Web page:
Will Inflation Ever Be Acknowledged?

By: Chad Hudson | Thu, Mar 25, 2004
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Over the past two years commodity prices have steadily increased, some rather dramatically. Even as the Commodity Research Bureau (CRB) Index has soared almost 50% since the beginning of 2002, there has been very little increase in inflation according to the government and Federal Reserve. The Consumer Price Index has only risen by 5% over the same time frame. There is starting to be increasing anecdotal evidence the rise in commodities might start hitting consumer's pocket books.

This week, Kimberly Clark announced it will raise prices on its paper products by 6% due to price increases in raw materials and energy. Whether or not the increases will actually get done, it still signals that profit margins are staring to get squeezed by increasing prices. Pulp prices have 6% already this year and are up almost 30% since the beginning of 2002.

Steel is getting the most ink lately having almost doubled since last summer. Steel Dynamics announced that it now expects to earn between 50 cents to 60 cents per share this quarter versus previous guidance of between 35 cents to 45 cents per share. The company said, "Improvement in the demand for flat-rolled and structural steel during the quarter has resulted in stronger selling values than we first anticipated." This followed Nucor, which announced last week its earnings for the first quarter will be about double initial forecasts. The largest US steel producer said it will earn between $0.80 to $1.00 per share instead of between $0.40 and $0.60 per share. Similar to Steel Dynamics, the company said, "Increased pricing and the strengthening of global and domestic demand for steel have contributed to a better than expected first quarter." Both these steel companies produce steel by melting scrap steel. Scrap steel has also experienced a huge run. A recent UBS research report said that scrap steel is up 150% since last summer. Both companies It also added a surcharge in order to keep "pace with the continued increase in scrap prices."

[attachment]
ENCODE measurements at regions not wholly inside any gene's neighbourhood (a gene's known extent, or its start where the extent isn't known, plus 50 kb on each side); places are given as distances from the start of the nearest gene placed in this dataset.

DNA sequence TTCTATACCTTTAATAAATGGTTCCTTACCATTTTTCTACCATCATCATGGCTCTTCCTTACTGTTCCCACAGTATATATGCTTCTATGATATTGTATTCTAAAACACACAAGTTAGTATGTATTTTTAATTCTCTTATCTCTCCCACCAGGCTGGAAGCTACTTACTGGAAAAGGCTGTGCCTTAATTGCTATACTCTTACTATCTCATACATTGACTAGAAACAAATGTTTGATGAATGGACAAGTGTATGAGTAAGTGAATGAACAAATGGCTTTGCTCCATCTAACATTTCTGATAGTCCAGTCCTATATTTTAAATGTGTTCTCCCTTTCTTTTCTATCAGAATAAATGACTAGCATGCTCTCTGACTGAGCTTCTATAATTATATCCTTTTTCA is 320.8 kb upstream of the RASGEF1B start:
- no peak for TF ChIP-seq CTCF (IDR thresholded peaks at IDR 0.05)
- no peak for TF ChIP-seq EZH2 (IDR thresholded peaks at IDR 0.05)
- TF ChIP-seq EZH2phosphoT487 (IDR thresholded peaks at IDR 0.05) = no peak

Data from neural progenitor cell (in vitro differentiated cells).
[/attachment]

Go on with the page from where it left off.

General Motors is one of Steel Dynamics customers and has been paying the surcharges so deliveries would not be interrupted. Last week, GM filed suit against Steel Dynamics for reimbursement of the surcharges which were above the contracted price. The auto industry will have a significant burden if the price of steel remains at these levels, not to mention if it continues to rise. UBS issued a research piece discussing the rise in steel and the possible repercussions. Most of the steel used in the auto industry is purchased using long-term contracts and most industry analysts believe the increase will be short lived and will not cause too much disruption in the auto industry. However, it the price of steel does not decline there will be a lot of profits squeezed from the industry. UBS estimates that with the current price of steel it would add $300 to the cost of a vehicle. Considering that Ford's average pretax profit per vehicle last year was $462 and General Motor's was only $262, taking $300 out of profits would be significant. It will be difficult for the suppliers to absorb the cost since the $3 billion to $4 billion incremental cost is more than nine suppliers UBS covers earned last year, combined.

One factor that has kept the price of steel high is the decline in the US dollar. Because of the dollar decline it has not be attractive for foreign companies to ship steel to the US. This is starting to change. A story from Metal Bulletin reported that the US now has the highest price for steel, surpassing China. The article cited bookings at $520 to $540 per ton, up from $420 to $440 just a few weeks ago.